Of course, one way to close the gap between rich and poor is to make the rich poorer — or at least try to take some of the affluent population's wealth and redistribute it to the less well off. Raising taxes and increasing government spending on the poor was the president's first-term solution. But lo and behold, even after income taxes went up on the wealthiest Americans and more government spending was directed toward social programs, the poor are still poor, and there are more of them now than when Obama took office in 2009. And the gap between rich and poor is greater now, too.

Well, if the president can't tax and spend his way out of growing income inequality, maybe he can force employers to pay workers more. This week, Obama told an audience of true believers from the left-leaning Center for American Progress that he supports efforts to raise the minimum wage to a so-called living wage, applauding moves in Washington, D.C., to raise the minimum to $11.50 an hour by 2016.

"We all know the arguments that have been used against a higher minimum wage," the president said. "Some say it actually hurts low-wage workers — businesses will be less likely to hire them. But there's no solid evidence that a higher minimum wage costs jobs," he assured his listeners.

Even The Washington Post had to give the president two Pinocchios for that fib. As the Post put it, he may have been making a judgment call, but "he appears to be dismissing the research and findings of a significant part of the economic academy."

Indeed, the debate is not so much about whether raising the minimum wage reduces jobs, but by how much. If the increases are small and essentially below the market in a geographic area, so too may be the effects. But raising wages by $3.25 an hour in a place like D.C. (which already has a minimum wage $1 higher than the federal minimum) will have a big effect. Employers looking to expand could set up shop across the Potomac in Virginia and pay workers $7.25 an hour. Jobs are likely to migrate or simply dry up.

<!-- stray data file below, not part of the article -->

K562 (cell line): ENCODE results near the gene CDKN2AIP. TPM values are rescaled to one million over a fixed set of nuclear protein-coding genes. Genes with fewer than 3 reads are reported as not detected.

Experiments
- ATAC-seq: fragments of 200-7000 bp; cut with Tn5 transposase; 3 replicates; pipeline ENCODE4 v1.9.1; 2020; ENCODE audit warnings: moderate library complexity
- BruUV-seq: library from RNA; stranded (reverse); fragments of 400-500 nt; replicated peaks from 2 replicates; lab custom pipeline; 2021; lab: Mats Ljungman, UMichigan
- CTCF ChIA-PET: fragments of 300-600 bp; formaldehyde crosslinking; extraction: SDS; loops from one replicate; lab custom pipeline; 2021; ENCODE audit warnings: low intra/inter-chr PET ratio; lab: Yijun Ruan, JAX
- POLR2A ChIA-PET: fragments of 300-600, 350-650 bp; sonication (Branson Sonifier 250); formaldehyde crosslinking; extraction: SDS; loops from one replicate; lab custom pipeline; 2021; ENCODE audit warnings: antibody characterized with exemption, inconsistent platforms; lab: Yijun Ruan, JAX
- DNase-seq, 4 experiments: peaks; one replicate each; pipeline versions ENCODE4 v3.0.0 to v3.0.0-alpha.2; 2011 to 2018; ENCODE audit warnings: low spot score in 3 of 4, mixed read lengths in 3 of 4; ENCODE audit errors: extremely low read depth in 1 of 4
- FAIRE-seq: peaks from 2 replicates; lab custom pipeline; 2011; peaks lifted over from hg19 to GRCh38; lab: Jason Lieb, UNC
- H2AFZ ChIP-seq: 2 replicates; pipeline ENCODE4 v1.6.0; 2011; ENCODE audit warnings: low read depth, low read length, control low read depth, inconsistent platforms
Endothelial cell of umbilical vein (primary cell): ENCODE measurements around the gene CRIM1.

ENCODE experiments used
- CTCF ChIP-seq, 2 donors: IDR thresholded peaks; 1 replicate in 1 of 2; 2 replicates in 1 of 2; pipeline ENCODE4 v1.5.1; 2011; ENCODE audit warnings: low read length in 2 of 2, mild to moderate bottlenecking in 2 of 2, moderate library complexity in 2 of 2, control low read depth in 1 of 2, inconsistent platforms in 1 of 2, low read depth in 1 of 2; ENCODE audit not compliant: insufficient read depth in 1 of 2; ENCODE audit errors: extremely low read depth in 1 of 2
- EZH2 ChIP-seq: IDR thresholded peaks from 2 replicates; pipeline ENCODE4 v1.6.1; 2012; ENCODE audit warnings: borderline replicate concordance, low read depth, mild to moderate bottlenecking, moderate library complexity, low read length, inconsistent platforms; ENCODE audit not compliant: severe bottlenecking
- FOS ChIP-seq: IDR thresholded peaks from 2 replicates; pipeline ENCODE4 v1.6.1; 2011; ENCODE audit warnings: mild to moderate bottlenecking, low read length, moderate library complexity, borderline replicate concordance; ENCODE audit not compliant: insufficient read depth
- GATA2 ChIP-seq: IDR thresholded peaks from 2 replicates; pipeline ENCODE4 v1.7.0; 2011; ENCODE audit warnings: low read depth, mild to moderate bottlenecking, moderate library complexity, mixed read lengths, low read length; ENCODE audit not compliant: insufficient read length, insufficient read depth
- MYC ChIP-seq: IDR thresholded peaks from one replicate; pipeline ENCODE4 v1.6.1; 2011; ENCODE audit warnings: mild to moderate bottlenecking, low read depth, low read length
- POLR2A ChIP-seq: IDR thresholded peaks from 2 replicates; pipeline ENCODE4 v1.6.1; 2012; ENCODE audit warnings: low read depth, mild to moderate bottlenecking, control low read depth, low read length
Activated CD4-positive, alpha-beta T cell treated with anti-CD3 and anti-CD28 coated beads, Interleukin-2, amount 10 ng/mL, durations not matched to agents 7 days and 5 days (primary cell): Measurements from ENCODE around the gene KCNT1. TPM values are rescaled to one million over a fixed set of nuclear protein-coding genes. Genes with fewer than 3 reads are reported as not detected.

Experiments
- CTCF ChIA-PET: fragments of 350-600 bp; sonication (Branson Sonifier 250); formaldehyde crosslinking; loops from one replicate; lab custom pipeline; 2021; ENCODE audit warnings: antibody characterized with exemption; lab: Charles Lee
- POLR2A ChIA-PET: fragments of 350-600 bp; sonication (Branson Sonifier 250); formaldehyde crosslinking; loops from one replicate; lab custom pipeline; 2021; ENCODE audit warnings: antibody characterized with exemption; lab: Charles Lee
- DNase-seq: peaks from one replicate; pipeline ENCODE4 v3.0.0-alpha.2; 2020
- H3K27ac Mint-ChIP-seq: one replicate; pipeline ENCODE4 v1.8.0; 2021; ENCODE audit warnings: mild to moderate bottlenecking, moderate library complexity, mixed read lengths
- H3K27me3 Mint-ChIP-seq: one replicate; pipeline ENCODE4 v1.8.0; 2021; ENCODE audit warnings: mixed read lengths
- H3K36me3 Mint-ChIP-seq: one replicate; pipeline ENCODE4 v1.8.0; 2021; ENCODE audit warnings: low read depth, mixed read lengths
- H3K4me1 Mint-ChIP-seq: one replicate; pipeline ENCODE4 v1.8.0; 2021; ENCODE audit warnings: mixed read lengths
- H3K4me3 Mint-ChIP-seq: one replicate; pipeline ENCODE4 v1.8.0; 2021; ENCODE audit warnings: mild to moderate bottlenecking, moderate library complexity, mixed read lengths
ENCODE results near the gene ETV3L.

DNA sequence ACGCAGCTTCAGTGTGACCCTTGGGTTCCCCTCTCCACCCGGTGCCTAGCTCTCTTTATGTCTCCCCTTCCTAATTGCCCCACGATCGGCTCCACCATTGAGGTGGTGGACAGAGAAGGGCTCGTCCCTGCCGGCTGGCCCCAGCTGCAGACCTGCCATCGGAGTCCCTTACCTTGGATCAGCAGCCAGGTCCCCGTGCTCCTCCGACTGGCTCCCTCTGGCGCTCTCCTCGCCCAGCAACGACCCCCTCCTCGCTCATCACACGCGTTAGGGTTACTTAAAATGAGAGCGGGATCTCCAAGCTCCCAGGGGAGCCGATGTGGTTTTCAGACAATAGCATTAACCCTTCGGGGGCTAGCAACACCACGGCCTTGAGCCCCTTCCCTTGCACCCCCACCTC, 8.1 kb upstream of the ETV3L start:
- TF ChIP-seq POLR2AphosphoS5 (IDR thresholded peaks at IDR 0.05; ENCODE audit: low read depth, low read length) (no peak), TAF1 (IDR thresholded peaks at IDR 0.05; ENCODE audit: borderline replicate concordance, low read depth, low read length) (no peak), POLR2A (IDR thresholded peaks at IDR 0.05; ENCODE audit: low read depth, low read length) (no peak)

If raising the minimum wage is the right solution to closing the income gap, why not raise it to $22 an hour, which was the mean hourly wage in 2012? Then, like Lake Wobegon, "where the children are above average," no worker would be paid less than the national average.

Income inequality is growing because of complex changes in our society. Well-educated Americans continue to do well. But even education is not the automatic panacea we once believed. Quality as well as quantity of school matters, as does the subject area people choose to study.

Family structure also matters. Yet the president barely touched on the problem in his economic address, offering only that "some of the social patterns that contribute to declining mobility that were once attributed to the urban poor — that's a particular problem for the inner city: single-parent households or drug abuse — it turns out now we're seeing that pop up everywhere." What he should have said is that when 40 percent of American children are born to single mothers, the consequences for society are truly alarming.

Uncle Sam can't replace fathers, not even by providing health care and food stamps and other economic benefits. If Obama wants to understand why it is that there is a growing gap between the haves and the have-nots in America, he should look to what's happened to the American family.

Every weekday JewishWorldReview.com publishes what many in the media and Washington consider "must-reading". Sign up for the daily JWR update. It's free. Just click here.

JWR contributor Linda Chavez is President of the Center for Equal Opportunity. Her latest book is "Betrayal: How Union Bosses Shake Down Their Members and Corrupt American Politics". (Click HERE to purchase. Sales help fund JWR.)